For me, it was sensory overload. It was dark, with flashing lights and fog that strangled you while trash bags clung to you. But wait! There’s more--
When my cousin’s mom moved the second set of trash bag drapes, someone was there. I know this because, even though I didn’t see them, I heard them. I also heard and felt the other two’s reaction to seeing them. Whoever it was, was in costume and screamed like they were in the final try out for a roll in a horror movie. In return, we also screamed. It became a choir of screaming.
Everywhere we went, something or someone jumped out of somewhere. There were things coming out of the walls, the drapes, pretty sure the floor--
We white knuckled our way through this entire maze, jumping, screaming, and darting in different directions. At the last leg of this maze, there was a bridge. All we had to do was cross it and we were done. The other two went ahead of me. It was a metal bridge that ran through this spinning tunnel. The artwork on the tunnel was something I had never seen before. When I passed through it, I took in the odd ‘rings’ if you will, as I walked. I was halfway through the tunnel when I began to lean. I didn’t want to, but I did. I was leaning so much that I had to rest myself on the railing of the bridge. I remember grasping my ticket tightly because the guy at the front had made the comment, ‘Don’t lose your ticket. You’ll need it.’ What did that even mean? Would they not let me back out without it?
The other two stepped off the bridge and continued on while I struggled not to fall off. For the life of me, I could not understand what was happening to me. It felt like something was actually pulling me off the bridge. As I stared at the funky art on the spinning tunnel, my leaning became tipping. I was tipping over the railing of the bridge, dangerously close to falling over. In a panic, I dropped my ticket, which fell between the small gap of the bridge and tunnel. My first thought was, ‘Crap, I’ve lost my ticket.’ I think I actually yelled that, but no one heard. My second thought was, ‘I’m gonna die! If I fall off this bridge, I’ll be crushed where the bridge and tunnel meet.’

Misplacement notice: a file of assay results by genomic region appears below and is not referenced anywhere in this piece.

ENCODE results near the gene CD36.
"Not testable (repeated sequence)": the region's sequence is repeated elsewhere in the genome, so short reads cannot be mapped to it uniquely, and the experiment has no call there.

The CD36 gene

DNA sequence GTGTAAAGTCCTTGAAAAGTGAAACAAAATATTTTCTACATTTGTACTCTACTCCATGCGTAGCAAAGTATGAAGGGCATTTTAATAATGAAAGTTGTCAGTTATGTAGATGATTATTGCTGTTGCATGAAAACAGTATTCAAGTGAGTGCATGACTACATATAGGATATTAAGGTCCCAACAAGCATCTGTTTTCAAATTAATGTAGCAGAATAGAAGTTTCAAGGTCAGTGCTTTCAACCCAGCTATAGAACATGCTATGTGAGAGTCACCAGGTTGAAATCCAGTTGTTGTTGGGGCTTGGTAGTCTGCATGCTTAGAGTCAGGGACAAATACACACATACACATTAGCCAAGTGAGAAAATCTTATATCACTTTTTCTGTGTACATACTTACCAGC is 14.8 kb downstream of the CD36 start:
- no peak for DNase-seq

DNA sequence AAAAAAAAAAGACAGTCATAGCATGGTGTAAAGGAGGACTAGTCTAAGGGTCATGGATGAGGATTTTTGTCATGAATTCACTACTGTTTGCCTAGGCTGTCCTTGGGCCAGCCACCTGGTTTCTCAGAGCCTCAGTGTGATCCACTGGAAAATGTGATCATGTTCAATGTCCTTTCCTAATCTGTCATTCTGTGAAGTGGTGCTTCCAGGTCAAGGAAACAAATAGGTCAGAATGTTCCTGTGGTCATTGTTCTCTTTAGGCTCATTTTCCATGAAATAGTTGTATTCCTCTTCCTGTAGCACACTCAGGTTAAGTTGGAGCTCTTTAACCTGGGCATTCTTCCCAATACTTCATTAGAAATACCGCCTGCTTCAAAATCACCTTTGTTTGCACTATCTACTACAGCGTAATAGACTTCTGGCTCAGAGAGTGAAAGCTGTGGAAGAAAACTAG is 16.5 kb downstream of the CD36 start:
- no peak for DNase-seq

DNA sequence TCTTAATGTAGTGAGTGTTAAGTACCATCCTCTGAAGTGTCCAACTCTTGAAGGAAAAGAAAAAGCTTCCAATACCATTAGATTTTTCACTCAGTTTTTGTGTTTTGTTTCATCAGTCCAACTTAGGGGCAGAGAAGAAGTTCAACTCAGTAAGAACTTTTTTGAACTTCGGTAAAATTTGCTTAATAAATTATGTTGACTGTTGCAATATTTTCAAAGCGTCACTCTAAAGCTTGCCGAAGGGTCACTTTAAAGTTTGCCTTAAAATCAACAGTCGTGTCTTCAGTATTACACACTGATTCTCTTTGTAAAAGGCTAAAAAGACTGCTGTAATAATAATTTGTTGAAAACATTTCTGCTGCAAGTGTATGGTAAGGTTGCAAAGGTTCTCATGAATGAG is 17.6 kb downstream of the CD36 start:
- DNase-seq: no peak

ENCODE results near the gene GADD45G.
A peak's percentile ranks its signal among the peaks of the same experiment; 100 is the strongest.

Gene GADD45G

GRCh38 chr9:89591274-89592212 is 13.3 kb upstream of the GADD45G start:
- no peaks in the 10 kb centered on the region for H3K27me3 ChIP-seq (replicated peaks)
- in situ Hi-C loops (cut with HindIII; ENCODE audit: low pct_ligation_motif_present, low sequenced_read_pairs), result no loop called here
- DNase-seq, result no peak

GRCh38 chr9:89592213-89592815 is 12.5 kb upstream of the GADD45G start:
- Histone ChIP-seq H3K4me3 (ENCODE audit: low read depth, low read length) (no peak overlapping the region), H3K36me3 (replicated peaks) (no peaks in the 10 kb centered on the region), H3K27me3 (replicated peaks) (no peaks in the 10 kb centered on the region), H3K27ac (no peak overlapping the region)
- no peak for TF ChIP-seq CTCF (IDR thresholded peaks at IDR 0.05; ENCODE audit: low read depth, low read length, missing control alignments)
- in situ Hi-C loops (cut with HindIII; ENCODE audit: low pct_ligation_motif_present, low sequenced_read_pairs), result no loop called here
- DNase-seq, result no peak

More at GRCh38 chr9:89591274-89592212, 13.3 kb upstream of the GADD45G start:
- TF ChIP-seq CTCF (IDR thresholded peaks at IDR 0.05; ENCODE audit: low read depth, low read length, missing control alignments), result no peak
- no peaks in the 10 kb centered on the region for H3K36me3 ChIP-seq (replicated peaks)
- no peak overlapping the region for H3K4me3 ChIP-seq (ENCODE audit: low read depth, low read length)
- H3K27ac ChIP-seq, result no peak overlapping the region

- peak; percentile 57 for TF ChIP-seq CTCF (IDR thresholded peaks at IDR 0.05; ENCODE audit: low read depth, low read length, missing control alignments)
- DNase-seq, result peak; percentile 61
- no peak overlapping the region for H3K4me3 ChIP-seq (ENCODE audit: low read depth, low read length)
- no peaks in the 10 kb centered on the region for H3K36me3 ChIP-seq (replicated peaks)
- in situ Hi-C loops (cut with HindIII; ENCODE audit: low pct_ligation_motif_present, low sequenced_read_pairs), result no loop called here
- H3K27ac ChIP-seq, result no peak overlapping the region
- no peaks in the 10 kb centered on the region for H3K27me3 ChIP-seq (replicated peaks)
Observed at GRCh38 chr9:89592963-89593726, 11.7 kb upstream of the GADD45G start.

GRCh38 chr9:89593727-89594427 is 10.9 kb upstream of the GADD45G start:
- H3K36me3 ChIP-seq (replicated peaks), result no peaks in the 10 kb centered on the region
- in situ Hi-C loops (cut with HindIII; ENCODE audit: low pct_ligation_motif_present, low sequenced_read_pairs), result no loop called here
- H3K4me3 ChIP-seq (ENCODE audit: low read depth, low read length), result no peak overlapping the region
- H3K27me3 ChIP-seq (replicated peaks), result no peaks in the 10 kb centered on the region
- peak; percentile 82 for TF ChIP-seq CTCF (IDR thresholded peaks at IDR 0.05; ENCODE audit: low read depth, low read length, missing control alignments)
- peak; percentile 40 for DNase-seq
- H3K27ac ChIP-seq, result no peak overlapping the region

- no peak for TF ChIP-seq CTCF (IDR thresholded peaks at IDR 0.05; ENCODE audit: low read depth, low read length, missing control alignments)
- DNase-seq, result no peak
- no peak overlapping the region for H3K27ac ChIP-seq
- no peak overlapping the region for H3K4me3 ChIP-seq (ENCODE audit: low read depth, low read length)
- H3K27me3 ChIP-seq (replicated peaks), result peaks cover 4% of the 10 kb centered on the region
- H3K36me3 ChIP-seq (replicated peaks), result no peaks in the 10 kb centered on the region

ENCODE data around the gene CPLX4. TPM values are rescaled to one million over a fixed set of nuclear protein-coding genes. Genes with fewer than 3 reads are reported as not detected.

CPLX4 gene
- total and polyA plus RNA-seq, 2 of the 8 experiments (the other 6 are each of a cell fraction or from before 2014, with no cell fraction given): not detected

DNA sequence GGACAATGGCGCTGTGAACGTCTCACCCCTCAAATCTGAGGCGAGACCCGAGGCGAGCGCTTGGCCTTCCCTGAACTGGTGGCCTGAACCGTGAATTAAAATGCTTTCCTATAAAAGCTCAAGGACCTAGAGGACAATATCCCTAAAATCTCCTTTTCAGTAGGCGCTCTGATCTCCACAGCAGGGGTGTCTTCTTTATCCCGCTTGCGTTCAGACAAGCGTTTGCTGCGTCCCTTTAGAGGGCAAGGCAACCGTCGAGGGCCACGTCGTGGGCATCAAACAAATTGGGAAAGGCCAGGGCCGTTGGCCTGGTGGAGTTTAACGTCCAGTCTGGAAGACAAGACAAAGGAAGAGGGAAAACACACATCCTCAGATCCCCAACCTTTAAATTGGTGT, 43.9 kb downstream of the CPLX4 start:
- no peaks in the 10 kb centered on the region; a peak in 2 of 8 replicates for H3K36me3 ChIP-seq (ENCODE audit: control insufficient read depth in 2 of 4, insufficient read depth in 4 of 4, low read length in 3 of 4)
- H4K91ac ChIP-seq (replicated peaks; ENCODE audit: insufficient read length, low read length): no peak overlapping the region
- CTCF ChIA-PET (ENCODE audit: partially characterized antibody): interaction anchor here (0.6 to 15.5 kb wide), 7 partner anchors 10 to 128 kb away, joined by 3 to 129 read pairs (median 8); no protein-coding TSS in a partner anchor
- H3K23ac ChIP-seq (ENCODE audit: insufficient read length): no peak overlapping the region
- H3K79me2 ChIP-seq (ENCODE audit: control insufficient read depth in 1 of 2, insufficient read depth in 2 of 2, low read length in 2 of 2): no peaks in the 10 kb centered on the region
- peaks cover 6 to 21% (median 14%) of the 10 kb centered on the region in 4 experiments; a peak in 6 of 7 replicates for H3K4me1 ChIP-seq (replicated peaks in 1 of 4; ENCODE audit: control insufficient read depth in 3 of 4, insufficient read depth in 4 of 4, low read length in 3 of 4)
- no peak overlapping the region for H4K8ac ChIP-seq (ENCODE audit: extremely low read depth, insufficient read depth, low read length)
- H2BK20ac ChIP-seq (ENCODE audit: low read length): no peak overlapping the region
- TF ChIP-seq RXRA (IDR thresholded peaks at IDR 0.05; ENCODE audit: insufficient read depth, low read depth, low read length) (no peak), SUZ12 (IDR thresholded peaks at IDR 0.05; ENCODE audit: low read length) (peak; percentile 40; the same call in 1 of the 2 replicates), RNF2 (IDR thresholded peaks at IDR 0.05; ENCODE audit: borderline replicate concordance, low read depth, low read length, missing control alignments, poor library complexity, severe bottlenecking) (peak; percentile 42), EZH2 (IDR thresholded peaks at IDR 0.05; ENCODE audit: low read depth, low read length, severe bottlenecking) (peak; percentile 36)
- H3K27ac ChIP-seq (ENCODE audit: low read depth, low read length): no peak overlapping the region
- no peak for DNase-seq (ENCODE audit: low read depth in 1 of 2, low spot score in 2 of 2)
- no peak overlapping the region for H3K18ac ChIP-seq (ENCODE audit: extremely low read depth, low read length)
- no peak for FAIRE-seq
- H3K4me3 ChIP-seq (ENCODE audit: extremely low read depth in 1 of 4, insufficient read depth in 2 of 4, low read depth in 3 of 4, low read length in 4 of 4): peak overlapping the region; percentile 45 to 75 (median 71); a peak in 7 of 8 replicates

I was now halfway over the bridge, being pulled towards the tunnel art. No matter what I did, I could not pull myself upright. It was one of the scariest things I can remember from that time. Finally, I just closed my eyes. If I was going to die, I didn’t want to see it coming. And just like that, I popped straight up, as if that last 45 seconds never even happened. I stumbled off the bridge to the other side in bewilderment. What had just happened?
Later on, I learned that the tunnel is called a Vortex tunnel. Its main purpose is to create an experience of vertigo for the person walking through. It creates a loss of equilibrium as the brain receives conflicting signals from the body and its senses.
There are some sick people in this world.
Helen’s Bridge. Even if you don’t live in Asheville, NC you’ve probably heard of it.
It was also known as Zealandia’s bridge, which connects to Zealandia castle. So, why do they call it Helen’s bridge?
The story I grew up with, was a woman named Helen lived in the castle with her daughter. One day, the castle caught fire while Helen was putting clothes out on the line. Her baby died in the fire and Helen could never forgive herself for not being able to save her child. So, she walked to the bridge and hung herself.
Now, I’ve heard several different versions of the story. Some say Helen lived in the castle, that she lived on the grounds of the castle, there’s even a version that say Helen was a mistress to the castle owner. I don’t know which one is true, never asked her.